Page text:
Electricity was common in U.S. cities in the early 1930s, but the countryside was left in the dark. Almost everyone in rural areas was a farmer. They had to pump water by hand; light came from coal oil lamps. Wood or coal stoves heated homes, dish water and food. It was indeed a labor-intensive life.
Despite farmers' pleas, privately owned power companies said serving rural areas would be too costly because the houses were too far apart and farmers would not use much electricity.
Then the Rural Electrification Administration was formed in 1935 to administer a program to encourage rural electrification and to lend low-interest money to any group or company that would undertake the task. Even with the offer of low-interest financing, private companies still would not get involved. Instead, farmers formed cooperatives to do the job themselves.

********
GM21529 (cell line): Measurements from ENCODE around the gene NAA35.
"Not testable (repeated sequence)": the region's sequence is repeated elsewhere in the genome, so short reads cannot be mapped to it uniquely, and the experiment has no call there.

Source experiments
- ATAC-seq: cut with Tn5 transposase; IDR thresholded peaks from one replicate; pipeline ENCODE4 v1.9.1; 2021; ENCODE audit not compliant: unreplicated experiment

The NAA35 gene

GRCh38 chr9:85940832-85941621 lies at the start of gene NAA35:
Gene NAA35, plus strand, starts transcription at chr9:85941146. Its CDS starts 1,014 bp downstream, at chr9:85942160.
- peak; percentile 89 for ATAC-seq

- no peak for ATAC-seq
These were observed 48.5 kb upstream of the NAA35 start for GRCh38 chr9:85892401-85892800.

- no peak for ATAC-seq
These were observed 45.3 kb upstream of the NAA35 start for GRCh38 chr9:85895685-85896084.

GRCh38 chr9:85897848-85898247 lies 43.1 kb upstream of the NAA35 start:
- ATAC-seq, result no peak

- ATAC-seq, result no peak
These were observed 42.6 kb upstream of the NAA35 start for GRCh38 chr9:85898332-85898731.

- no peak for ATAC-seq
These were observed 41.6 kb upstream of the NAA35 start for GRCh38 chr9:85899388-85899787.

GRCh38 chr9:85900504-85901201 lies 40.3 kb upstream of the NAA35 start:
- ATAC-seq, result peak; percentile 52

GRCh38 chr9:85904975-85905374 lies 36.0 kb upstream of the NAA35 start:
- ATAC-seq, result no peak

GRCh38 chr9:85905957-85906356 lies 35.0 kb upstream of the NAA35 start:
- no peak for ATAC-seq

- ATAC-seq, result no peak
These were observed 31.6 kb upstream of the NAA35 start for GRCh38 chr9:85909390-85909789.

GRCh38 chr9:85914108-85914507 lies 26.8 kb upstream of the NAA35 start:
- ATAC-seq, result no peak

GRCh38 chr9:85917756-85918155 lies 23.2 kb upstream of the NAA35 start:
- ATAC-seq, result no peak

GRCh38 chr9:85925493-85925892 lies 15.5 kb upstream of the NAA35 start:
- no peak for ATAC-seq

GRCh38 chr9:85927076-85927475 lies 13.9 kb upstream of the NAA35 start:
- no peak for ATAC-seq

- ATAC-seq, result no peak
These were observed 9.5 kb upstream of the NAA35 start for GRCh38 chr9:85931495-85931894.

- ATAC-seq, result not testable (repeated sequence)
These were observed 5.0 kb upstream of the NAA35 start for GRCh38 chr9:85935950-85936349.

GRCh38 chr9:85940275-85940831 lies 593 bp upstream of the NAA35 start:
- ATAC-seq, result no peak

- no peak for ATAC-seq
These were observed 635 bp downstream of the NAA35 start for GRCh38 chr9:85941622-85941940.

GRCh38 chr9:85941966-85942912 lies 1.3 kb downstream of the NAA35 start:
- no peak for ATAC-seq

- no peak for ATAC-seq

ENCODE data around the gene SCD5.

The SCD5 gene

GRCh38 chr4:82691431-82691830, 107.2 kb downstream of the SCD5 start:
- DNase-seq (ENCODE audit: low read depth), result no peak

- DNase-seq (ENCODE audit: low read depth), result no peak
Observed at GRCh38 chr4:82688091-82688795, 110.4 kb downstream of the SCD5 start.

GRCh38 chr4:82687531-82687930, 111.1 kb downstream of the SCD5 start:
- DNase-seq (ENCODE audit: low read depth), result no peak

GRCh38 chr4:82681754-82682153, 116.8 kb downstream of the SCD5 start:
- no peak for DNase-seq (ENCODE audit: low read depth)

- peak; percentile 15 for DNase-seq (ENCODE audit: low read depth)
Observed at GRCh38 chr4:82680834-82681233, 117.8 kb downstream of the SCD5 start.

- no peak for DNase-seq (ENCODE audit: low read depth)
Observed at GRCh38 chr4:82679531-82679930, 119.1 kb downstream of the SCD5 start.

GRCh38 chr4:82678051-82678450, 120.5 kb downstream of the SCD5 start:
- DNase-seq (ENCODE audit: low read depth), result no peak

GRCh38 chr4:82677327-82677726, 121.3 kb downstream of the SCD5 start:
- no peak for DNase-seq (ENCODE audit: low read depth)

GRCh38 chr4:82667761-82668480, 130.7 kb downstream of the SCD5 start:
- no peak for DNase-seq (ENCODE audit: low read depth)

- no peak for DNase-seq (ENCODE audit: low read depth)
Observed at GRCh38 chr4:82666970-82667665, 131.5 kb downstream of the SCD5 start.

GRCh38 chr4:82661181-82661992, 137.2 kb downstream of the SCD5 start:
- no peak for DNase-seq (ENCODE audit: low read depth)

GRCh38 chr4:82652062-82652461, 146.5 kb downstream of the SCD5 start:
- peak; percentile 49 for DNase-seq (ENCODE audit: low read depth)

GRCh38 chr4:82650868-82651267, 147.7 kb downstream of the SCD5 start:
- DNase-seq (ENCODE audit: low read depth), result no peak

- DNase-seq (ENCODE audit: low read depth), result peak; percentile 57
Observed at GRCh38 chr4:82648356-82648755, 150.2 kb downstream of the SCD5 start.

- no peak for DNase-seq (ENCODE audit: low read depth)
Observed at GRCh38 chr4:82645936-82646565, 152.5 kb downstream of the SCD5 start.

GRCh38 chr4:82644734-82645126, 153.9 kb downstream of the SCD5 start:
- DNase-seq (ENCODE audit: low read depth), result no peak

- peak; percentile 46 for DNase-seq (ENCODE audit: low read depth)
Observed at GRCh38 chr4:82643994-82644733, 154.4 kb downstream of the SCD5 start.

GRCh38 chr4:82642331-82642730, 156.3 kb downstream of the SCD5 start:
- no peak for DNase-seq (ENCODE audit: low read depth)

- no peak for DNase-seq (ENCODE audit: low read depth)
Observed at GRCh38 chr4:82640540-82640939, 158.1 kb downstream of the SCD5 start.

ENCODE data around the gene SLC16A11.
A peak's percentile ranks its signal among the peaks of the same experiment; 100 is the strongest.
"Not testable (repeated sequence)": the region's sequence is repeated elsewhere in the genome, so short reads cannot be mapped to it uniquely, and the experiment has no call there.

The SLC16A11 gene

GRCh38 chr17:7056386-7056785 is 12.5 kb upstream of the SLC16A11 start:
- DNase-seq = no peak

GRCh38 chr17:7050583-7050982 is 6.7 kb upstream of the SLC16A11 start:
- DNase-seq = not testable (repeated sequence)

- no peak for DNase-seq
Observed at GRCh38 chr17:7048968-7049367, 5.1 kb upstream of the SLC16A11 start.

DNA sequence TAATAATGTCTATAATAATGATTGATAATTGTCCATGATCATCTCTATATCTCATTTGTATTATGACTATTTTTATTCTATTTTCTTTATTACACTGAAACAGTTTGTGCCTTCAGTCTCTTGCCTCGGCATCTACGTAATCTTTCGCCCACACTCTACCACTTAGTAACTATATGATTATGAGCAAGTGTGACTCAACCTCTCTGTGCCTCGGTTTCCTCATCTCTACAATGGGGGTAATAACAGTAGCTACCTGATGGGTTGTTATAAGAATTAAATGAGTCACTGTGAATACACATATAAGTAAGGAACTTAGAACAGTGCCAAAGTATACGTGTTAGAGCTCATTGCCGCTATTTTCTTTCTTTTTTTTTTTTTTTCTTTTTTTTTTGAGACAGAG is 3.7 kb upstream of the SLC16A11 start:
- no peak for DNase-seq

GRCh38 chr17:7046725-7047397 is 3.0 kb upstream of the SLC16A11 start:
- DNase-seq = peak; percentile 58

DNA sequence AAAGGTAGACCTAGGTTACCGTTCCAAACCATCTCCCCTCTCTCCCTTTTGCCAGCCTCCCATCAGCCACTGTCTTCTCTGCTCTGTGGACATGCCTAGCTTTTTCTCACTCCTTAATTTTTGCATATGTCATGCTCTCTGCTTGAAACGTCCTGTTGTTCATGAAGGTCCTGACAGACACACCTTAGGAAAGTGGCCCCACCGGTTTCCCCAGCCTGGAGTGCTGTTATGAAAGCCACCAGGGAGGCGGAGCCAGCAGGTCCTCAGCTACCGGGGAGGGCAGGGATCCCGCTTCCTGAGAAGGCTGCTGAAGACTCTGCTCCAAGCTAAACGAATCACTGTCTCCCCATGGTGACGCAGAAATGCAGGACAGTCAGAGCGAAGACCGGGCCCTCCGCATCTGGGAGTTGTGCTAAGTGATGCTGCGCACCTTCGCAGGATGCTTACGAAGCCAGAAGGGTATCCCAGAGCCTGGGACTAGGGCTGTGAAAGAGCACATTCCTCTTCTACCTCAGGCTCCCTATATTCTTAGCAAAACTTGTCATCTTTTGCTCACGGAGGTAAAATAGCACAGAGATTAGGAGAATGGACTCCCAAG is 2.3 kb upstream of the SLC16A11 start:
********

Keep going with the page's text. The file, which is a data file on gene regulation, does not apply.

In this area, organizers started a drive to get electricity in 1937. Hancock-Wood was founded April 20, 1938, and the first lines were electrified in 1939.
Since then, the co-op has grown and membership has become quite diverse. We serve members in 10 counties, spanning across 1,800 miles of line.